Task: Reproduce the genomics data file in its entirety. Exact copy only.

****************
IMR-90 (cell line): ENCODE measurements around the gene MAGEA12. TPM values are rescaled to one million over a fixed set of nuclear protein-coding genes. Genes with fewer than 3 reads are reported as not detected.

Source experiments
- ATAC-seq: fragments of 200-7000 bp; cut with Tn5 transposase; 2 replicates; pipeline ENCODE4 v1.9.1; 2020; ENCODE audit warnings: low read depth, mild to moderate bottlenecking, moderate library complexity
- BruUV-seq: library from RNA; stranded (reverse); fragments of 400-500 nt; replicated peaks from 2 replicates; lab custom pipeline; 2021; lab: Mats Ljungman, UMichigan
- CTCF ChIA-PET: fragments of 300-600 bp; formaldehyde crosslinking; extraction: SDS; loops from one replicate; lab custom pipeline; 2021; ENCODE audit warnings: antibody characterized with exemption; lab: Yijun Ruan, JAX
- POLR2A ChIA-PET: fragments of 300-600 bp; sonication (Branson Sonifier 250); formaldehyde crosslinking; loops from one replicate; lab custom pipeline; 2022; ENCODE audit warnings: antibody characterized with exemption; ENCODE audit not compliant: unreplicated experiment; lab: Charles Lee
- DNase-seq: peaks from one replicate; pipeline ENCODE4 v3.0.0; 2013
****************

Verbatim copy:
IMR-90 (cell line): ENCODE measurements around the gene MAGEA12. TPM values are rescaled to one million over a fixed set of nuclear protein-coding genes. Genes with fewer than 3 reads are reported as not detected.

Source experiments
- ATAC-seq: fragments of 200-7000 bp; cut with Tn5 transposase; 2 replicates; pipeline ENCODE4 v1.9.1; 2020; ENCODE audit warnings: low read depth, mild to moderate bottlenecking, moderate library complexity
- BruUV-seq: library from RNA; stranded (reverse); fragments of 400-500 nt; replicated peaks from 2 replicates; lab custom pipeline; 2021; lab: Mats Ljungman, UMichigan
- CTCF ChIA-PET: fragments of 300-600 bp; formaldehyde crosslinking; extraction: SDS; loops from one replicate; lab custom pipeline; 2021; ENCODE audit warnings: antibody characterized with exemption; lab: Yijun Ruan, JAX
- POLR2A ChIA-PET: fragments of 300-600 bp; sonication (Branson Sonifier 250); formaldehyde crosslinking; loops from one replicate; lab custom pipeline; 2022; ENCODE audit warnings: antibody characterized with exemption; ENCODE audit not compliant: unreplicated experiment; lab: Charles Lee
- DNase-seq: peaks from one replicate; pipeline ENCODE4 v3.0.0; 2013